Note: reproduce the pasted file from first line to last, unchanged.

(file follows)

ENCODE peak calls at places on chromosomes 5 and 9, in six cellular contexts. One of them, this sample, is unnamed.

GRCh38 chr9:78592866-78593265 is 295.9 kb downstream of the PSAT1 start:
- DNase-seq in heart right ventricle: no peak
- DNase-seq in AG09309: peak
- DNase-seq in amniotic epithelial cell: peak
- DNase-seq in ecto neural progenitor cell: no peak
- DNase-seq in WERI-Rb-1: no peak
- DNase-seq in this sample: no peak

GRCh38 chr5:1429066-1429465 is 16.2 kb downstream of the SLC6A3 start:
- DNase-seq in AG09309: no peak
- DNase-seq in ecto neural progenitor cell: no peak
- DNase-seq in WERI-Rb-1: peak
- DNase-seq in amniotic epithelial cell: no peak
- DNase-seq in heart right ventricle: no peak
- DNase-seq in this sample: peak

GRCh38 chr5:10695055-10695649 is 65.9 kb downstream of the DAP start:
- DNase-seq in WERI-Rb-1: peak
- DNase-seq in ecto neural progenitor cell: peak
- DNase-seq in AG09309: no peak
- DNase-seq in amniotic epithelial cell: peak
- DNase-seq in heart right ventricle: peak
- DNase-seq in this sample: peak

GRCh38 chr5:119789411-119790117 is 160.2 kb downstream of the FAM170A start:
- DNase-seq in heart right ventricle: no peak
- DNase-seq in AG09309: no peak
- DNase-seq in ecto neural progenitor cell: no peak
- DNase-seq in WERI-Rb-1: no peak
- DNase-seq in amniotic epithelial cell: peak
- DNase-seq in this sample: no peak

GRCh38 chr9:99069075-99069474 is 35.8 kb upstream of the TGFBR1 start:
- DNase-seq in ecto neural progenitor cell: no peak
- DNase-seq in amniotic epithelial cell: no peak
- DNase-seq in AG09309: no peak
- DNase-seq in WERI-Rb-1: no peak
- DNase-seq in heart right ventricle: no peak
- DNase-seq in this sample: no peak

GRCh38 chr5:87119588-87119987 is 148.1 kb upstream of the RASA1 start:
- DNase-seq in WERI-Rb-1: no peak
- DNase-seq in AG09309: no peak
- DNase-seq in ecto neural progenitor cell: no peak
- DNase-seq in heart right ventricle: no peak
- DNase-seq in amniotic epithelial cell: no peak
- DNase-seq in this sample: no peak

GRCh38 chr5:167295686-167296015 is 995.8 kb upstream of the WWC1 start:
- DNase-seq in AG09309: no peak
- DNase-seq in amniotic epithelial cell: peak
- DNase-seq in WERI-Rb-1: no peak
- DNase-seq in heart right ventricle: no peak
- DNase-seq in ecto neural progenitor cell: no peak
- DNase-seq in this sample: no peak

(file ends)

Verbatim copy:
ENCODE peak calls at places on chromosomes 5 and 9, in six cellular contexts. One of them, this sample, is unnamed.

GRCh38 chr9:78592866-78593265 is 295.9 kb downstream of the PSAT1 start:
- DNase-seq in heart right ventricle: no peak
- DNase-seq in AG09309: peak
- DNase-seq in amniotic epithelial cell: peak
- DNase-seq in ecto neural progenitor cell: no peak
- DNase-seq in WERI-Rb-1: no peak
- DNase-seq in this sample: no peak

GRCh38 chr5:1429066-1429465 is 16.2 kb downstream of the SLC6A3 start:
- DNase-seq in AG09309: no peak
- DNase-seq in ecto neural progenitor cell: no peak
- DNase-seq in WERI-Rb-1: peak
- DNase-seq in amniotic epithelial cell: no peak
- DNase-seq in heart right ventricle: no peak
- DNase-seq in this sample: peak

GRCh38 chr5:10695055-10695649 is 65.9 kb downstream of the DAP start:
- DNase-seq in WERI-Rb-1: peak
- DNase-seq in ecto neural progenitor cell: peak
- DNase-seq in AG09309: no peak
- DNase-seq in amniotic epithelial cell: peak
- DNase-seq in heart right ventricle: peak
- DNase-seq in this sample: peak

GRCh38 chr5:119789411-119790117 is 160.2 kb downstream of the FAM170A start:
- DNase-seq in heart right ventricle: no peak
- DNase-seq in AG09309: no peak
- DNase-seq in ecto neural progenitor cell: no peak
- DNase-seq in WERI-Rb-1: no peak
- DNase-seq in amniotic epithelial cell: peak
- DNase-seq in this sample: no peak

GRCh38 chr9:99069075-99069474 is 35.8 kb upstream of the TGFBR1 start:
- DNase-seq in ecto neural progenitor cell: no peak
- DNase-seq in amniotic epithelial cell: no peak
- DNase-seq in AG09309: no peak
- DNase-seq in WERI-Rb-1: no peak
- DNase-seq in heart right ventricle: no peak
- DNase-seq in this sample: no peak

GRCh38 chr5:87119588-87119987 is 148.1 kb upstream of the RASA1 start:
- DNase-seq in WERI-Rb-1: no peak
- DNase-seq in AG09309: no peak
- DNase-seq in ecto neural progenitor cell: no peak
- DNase-seq in heart right ventricle: no peak
- DNase-seq in amniotic epithelial cell: no peak
- DNase-seq in this sample: no peak

GRCh38 chr5:167295686-167296015 is 995.8 kb upstream of the WWC1 start:
- DNase-seq in AG09309: no peak
- DNase-seq in amniotic epithelial cell: peak
- DNase-seq in WERI-Rb-1: no peak
- DNase-seq in heart right ventricle: no peak
- DNase-seq in ecto neural progenitor cell: no peak
- DNase-seq in this sample: no peak